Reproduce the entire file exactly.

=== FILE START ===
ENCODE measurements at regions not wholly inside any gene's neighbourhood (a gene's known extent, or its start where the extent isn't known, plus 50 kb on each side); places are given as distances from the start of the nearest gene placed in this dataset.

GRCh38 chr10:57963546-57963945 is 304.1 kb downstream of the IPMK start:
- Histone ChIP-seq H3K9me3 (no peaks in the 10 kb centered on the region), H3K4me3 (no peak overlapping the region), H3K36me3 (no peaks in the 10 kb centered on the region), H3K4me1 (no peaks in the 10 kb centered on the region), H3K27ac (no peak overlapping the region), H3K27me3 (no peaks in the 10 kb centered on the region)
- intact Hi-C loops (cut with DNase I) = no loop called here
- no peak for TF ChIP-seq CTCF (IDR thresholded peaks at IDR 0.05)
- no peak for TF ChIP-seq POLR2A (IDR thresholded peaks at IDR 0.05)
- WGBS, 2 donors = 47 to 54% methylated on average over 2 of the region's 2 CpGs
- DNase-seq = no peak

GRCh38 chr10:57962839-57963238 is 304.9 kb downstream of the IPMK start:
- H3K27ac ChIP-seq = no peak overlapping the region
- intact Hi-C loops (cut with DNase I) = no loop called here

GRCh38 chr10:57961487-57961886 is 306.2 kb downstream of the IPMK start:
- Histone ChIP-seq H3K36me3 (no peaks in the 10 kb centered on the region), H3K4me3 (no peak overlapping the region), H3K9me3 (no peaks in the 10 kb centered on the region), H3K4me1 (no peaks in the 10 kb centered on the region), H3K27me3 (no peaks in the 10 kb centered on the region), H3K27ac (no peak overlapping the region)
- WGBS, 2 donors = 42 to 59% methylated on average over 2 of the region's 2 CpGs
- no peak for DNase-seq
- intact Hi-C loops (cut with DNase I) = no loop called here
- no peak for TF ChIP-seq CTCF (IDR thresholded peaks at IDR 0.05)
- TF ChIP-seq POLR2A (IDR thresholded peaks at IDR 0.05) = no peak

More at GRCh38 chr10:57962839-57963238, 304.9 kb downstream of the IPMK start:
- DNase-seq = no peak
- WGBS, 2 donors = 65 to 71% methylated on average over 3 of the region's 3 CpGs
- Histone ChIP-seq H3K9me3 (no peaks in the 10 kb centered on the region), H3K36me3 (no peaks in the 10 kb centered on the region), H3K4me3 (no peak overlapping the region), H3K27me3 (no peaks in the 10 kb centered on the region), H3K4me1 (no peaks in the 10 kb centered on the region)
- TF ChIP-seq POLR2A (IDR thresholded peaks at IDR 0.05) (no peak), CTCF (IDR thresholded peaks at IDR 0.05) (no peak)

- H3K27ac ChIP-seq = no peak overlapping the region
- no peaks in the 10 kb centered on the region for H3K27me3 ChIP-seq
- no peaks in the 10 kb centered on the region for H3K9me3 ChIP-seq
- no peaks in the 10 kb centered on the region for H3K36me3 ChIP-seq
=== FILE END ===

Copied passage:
ENCODE measurements at regions not wholly inside any gene's neighbourhood (a gene's known extent, or its start where the extent isn't known, plus 50 kb on each side); places are given as distances from the start of the nearest gene placed in this dataset.

GRCh38 chr10:57963546-57963945 is 304.1 kb downstream of the IPMK start:
- Histone ChIP-seq H3K9me3 (no peaks in the 10 kb centered on the region), H3K4me3 (no peak overlapping the region), H3K36me3 (no peaks in the 10 kb centered on the region), H3K4me1 (no peaks in the 10 kb centered on the region), H3K27ac (no peak overlapping the region), H3K27me3 (no peaks in the 10 kb centered on the region)
- intact Hi-C loops (cut with DNase I) = no loop called here
- no peak for TF ChIP-seq CTCF (IDR thresholded peaks at IDR 0.05)
- no peak for TF ChIP-seq POLR2A (IDR thresholded peaks at IDR 0.05)
- WGBS, 2 donors = 47 to 54% methylated on average over 2 of the region's 2 CpGs
- DNase-seq = no peak

GRCh38 chr10:57962839-57963238 is 304.9 kb downstream of the IPMK start:
- H3K27ac ChIP-seq = no peak overlapping the region
- intact Hi-C loops (cut with DNase I) = no loop called here

GRCh38 chr10:57961487-57961886 is 306.2 kb downstream of the IPMK start:
- Histone ChIP-seq H3K36me3 (no peaks in the 10 kb centered on the region), H3K4me3 (no peak overlapping the region), H3K9me3 (no peaks in the 10 kb centered on the region), H3K4me1 (no peaks in the 10 kb centered on the region), H3K27me3 (no peaks in the 10 kb centered on the region), H3K27ac (no peak overlapping the region)
- WGBS, 2 donors = 42 to 59% methylated on average over 2 of the region's 2 CpGs
- no peak for DNase-seq
- intact Hi-C loops (cut with DNase I) = no loop called here
- no peak for TF ChIP-seq CTCF (IDR thresholded peaks at IDR 0.05)
- TF ChIP-seq POLR2A (IDR thresholded peaks at IDR 0.05) = no peak

More at GRCh38 chr10:57962839-57963238, 304.9 kb downstream of the IPMK start:
- DNase-seq = no peak
- WGBS, 2 donors = 65 to 71% methylated on average over 3 of the region's 3 CpGs
- Histone ChIP-seq H3K9me3 (no peaks in the 10 kb centered on the region), H3K36me3 (no peaks in the 10 kb centered on the region), H3K4me3 (no peak overlapping the region), H3K27me3 (no peaks in the 10 kb centered on the region), H3K4me1 (no peaks in the 10 kb centered on the region)
- TF ChIP-seq POLR2A (IDR thresholded peaks at IDR 0.05) (no peak), CTCF (IDR thresholded peaks at IDR 0.05) (no peak)

- H3K27ac ChIP-seq = no peak overlapping the region
- no peaks in the 10 kb centered on the region for H3K27me3 ChIP-seq
- no peaks in the 10 kb centered on the region for H3K9me3 ChIP-seq
- no peaks in the 10 kb centered on the region for H3K36me3 ChIP-seq